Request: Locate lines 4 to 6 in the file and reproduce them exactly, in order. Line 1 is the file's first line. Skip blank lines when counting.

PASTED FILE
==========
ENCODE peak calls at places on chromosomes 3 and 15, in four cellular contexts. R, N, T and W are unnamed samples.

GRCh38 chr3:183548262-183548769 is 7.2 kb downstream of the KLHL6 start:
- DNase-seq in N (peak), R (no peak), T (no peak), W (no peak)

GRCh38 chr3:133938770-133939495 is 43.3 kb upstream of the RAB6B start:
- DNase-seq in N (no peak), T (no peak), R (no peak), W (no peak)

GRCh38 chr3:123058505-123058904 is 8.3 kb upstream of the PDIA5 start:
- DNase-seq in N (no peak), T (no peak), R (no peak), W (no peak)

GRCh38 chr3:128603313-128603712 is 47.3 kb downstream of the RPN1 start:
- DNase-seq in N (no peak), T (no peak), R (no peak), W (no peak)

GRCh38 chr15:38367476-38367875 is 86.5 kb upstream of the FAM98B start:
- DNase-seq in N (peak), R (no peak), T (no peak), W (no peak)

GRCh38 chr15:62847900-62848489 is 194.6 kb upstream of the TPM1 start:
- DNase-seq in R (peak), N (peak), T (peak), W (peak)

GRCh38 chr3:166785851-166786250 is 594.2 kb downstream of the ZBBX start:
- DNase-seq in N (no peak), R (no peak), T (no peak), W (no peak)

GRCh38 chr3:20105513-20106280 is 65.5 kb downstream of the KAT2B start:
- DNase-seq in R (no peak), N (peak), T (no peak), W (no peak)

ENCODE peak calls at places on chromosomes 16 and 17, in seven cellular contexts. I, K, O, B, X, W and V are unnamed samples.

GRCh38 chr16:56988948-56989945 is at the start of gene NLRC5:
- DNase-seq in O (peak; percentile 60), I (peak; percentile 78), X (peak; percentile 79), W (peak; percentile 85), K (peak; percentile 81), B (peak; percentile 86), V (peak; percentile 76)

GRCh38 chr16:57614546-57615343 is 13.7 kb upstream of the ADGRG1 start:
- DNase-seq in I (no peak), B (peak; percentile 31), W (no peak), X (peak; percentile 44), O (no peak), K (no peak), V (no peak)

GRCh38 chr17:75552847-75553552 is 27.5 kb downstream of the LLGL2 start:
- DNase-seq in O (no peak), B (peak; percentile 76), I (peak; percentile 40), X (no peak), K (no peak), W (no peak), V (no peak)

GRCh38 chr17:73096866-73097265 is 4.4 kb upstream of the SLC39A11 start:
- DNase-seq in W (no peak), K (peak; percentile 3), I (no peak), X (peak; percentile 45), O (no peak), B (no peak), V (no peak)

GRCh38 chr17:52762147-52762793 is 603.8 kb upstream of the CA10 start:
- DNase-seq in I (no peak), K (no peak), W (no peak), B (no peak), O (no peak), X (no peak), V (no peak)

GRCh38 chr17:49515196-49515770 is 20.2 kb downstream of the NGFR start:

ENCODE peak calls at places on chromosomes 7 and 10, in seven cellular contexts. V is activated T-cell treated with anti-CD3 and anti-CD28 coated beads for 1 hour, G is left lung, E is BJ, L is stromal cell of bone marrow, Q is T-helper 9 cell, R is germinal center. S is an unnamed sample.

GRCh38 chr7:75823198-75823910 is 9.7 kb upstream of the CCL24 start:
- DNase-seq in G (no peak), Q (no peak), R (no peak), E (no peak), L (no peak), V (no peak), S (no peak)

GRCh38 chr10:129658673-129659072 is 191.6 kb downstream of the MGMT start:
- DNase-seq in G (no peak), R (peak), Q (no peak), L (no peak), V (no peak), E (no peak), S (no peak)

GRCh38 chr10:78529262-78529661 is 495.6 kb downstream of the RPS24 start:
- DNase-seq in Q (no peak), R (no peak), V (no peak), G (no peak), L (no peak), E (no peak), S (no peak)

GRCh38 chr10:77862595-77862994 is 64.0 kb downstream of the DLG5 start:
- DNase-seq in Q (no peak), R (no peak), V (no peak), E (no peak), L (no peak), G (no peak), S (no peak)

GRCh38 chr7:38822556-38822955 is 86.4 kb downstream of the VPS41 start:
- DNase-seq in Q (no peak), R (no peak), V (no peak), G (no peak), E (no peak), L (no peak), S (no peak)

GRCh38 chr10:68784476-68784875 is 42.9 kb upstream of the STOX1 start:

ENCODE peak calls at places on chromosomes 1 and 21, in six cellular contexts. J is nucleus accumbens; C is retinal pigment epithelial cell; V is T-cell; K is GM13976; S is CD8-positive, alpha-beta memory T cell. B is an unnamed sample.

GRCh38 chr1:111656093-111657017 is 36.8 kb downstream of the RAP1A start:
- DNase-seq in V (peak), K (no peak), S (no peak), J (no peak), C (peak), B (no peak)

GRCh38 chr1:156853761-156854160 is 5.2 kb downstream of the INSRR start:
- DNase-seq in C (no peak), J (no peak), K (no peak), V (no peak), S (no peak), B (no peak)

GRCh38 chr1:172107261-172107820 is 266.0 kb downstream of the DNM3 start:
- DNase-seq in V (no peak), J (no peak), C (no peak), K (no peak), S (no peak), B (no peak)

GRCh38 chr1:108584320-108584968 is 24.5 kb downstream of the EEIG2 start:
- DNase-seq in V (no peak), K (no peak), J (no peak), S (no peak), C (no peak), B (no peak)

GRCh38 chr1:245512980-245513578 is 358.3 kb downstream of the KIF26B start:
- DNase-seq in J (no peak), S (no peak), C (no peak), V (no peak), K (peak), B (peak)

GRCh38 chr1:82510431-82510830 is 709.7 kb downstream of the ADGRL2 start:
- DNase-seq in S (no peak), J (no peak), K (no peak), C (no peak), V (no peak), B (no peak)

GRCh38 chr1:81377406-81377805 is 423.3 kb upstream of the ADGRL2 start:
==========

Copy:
GRCh38 chr3:133938770-133939495 is 43.3 kb upstream of the RAB6B start:
- DNase-seq in N (no peak), T (no peak), R (no peak), W (no peak)

GRCh38 chr3:123058505-123058904 is 8.3 kb upstream of the PDIA5 start: